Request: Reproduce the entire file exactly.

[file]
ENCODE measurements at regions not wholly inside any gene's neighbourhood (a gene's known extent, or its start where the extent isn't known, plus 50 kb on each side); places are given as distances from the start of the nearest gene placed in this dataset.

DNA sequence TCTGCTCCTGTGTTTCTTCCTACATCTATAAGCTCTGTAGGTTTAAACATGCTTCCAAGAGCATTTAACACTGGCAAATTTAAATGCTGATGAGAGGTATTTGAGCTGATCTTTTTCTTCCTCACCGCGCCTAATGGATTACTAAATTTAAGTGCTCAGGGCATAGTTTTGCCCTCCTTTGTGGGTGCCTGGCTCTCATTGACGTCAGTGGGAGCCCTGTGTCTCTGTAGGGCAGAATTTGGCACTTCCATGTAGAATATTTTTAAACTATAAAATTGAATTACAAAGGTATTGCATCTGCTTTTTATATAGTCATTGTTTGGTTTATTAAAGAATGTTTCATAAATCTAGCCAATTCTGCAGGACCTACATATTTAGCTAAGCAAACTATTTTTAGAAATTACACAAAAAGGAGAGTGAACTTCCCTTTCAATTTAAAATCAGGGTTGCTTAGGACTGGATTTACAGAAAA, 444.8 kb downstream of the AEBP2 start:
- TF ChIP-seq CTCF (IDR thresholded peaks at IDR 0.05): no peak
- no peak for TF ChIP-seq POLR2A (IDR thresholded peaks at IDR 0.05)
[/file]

ENCODE measurements at regions not wholly inside any gene's neighbourhood (a gene's known extent, or its start where the extent isn't known, plus 50 kb on each side); places are given as distances from the start of the nearest gene placed in this dataset.

DNA sequence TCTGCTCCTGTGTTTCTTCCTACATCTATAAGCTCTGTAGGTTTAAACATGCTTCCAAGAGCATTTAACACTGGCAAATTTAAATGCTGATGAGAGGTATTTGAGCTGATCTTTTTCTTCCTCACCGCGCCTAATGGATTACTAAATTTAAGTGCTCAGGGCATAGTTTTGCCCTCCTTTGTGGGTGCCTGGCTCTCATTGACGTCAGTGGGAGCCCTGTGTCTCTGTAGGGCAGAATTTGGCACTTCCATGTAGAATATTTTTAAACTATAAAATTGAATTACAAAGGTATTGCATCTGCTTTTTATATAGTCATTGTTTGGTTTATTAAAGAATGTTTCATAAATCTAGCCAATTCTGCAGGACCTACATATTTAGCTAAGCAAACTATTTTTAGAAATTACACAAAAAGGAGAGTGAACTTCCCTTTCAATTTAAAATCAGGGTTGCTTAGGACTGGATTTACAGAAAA, 444.8 kb downstream of the AEBP2 start:
- TF ChIP-seq CTCF (IDR thresholded peaks at IDR 0.05): no peak
- no peak for TF ChIP-seq POLR2A (IDR thresholded peaks at IDR 0.05)